When the ferry reached Miyajima, we stayed on board and headed back to Miyajimaguchi Station. During this time, we kept tracking my iPhone and it seemed that the train had reached the end of the line at Iwakuni Station and was now heading back towards us. When we got to Miyajimaguchi Station, the train with my backpack had just passed and we informed the train station’s personnel what happened. Instead of asking the staff to retrieve my backpack at the next station, they calmly handed Nami a form to fill out. What? A form and not picking up my stuff? My brain was about to blow up at this point.
With sweat flowing down my back, I couldn’t believe what was happening. In the back of my mind, my backpack could be stolen anytime and the station personnel was very nonchalant about it. After Nami filled out the form, they asked if we would like to go to Hiroshima to retrieve the backpack. We said it did not make sense. If someone steals it while it’s on the train then what’s the point. They flatly said that never happened. Frankly, we were a bit shocked by the response.
We kept tracking the phone until it reached Hiroshima and the station personnel informed us that Hiroshima’s team had picked up my backpack and we could go retrieve it now. OMG, it’s a miracle. My backpack traveled on the train for one and a half hours and no one grabbed it. After thanking the station staff, we took the train to Hiroshima and retrieved my backpack from the lost and found, and happily continued with our journey to Miyajima (again).
2018 Nikko Toshogu
Some of you might have read about our recent post on Kegon Falls. The reality is I did not have fun at Akechidaira Plateau or Kegon Falls at all as my mind was on my lost wallet. I did learn a couple of things so hopefully, it’ll be helpful for you during your travel in Japan.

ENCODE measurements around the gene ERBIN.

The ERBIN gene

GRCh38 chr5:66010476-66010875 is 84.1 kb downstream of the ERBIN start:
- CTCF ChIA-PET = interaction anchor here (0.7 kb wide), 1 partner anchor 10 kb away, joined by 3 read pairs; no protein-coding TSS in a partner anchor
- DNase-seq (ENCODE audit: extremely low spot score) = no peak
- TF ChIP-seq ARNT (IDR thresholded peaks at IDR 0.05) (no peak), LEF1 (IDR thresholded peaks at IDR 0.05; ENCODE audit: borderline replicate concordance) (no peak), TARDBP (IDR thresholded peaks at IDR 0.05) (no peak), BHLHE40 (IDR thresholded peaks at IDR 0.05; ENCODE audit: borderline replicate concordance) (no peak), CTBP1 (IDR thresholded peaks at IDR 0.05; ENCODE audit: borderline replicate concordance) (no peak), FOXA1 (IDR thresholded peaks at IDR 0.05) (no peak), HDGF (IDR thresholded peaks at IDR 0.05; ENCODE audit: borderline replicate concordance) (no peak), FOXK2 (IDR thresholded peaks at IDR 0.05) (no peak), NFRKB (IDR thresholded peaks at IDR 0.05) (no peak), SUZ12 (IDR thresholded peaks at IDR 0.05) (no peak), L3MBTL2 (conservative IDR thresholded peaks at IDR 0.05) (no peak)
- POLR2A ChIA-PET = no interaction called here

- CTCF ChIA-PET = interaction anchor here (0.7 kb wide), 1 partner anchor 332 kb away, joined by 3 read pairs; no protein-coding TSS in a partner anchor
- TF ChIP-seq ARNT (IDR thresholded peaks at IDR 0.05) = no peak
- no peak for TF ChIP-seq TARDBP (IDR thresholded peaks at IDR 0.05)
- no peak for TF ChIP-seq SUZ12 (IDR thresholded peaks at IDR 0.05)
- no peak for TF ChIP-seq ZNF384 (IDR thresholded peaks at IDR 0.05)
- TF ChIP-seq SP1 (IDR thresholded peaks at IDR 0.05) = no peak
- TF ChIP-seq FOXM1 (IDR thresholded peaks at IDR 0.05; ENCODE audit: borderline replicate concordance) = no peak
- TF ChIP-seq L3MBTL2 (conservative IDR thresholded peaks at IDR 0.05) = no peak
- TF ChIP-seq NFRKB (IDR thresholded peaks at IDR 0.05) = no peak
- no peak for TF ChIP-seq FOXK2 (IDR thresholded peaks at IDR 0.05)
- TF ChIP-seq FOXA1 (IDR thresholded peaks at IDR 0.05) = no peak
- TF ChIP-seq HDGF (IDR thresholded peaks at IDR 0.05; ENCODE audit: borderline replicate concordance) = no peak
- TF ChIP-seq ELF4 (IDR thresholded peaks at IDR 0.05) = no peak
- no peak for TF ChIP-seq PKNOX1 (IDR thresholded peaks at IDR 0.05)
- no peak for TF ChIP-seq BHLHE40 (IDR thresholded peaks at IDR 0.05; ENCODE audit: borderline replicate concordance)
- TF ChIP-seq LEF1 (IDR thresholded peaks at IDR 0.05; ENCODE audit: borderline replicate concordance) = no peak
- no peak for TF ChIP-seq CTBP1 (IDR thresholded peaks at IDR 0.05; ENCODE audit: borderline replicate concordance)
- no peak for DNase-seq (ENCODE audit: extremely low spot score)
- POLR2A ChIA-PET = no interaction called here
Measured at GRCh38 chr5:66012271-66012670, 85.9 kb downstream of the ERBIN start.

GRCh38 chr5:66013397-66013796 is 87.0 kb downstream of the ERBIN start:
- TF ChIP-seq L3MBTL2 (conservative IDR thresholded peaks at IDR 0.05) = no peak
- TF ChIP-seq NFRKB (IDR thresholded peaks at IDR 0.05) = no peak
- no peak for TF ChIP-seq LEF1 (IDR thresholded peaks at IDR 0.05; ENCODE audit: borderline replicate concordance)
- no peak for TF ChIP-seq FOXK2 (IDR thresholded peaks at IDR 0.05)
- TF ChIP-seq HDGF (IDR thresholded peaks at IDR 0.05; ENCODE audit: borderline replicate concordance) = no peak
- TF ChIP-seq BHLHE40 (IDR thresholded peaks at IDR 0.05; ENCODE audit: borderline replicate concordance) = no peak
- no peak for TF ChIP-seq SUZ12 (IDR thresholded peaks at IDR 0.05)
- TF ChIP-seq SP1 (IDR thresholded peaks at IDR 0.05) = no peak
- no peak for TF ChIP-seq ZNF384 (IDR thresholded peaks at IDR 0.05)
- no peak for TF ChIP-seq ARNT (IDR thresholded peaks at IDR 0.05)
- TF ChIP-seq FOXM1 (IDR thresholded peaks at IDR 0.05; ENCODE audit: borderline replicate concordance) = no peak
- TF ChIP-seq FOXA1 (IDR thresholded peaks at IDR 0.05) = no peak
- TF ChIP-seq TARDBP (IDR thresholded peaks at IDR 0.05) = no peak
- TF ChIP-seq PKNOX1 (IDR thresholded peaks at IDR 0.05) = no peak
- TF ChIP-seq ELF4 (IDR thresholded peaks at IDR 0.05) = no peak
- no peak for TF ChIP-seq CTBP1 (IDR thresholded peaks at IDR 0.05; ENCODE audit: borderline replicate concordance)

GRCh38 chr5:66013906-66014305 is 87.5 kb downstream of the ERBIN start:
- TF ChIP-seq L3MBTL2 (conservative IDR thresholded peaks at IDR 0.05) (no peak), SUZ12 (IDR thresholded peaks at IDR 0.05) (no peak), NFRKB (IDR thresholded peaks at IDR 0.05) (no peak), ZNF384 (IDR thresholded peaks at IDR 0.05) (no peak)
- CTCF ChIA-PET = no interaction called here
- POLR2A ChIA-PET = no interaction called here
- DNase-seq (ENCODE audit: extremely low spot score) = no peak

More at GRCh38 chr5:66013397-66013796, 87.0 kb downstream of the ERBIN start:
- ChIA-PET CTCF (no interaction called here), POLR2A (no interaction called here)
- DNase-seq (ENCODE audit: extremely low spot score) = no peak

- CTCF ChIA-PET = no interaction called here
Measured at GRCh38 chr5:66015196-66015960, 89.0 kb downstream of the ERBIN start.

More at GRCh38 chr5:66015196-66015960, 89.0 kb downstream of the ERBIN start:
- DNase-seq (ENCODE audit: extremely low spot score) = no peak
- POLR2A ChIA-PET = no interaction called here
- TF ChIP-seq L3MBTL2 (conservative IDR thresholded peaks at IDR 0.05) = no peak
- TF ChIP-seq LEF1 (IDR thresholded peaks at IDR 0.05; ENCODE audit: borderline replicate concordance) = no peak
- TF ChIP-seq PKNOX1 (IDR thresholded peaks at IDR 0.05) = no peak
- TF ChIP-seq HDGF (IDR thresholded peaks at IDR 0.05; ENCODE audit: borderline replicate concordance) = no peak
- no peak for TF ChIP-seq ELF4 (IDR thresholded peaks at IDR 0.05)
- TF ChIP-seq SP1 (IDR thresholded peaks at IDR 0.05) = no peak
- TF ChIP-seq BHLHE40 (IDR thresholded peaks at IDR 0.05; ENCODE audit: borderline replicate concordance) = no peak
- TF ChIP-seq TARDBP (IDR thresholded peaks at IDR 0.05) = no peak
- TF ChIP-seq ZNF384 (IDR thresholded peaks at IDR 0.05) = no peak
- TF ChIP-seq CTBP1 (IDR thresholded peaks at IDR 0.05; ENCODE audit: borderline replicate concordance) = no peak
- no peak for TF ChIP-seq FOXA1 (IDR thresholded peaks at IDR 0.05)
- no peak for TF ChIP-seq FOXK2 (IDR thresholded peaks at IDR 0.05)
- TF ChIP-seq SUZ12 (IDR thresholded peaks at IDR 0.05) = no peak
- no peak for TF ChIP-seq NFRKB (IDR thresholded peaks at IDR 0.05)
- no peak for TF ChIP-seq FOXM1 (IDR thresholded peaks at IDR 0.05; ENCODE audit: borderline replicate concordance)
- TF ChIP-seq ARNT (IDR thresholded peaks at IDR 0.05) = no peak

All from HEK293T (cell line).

To start off, I have a habit of placing my wallet in the car door pocket. It’s easy to reach to pay for parking, etc. The specific car I rented for the Nikko trip had a door pocket but it wasn’t fully enclosed with an opening on the left side. I was aware of the opening but old habits die hard.
After visiting Toshogu and Shinkyo Bridge, we had soba noodles for lunch and I remember paying with cash from my wallet. We had left our car at Toshogu’s parking so my daughter and I went to retrieve the car while Nami and our son went to buy bread from Kayano Hotel Bakery. We got the car and picked up Nami and our son, and headed to Akechidaira Plateau. When we got there, I grabbed my wallet to pay for the ropeway. Hold on, where is my wallet? Oh no, not again!!!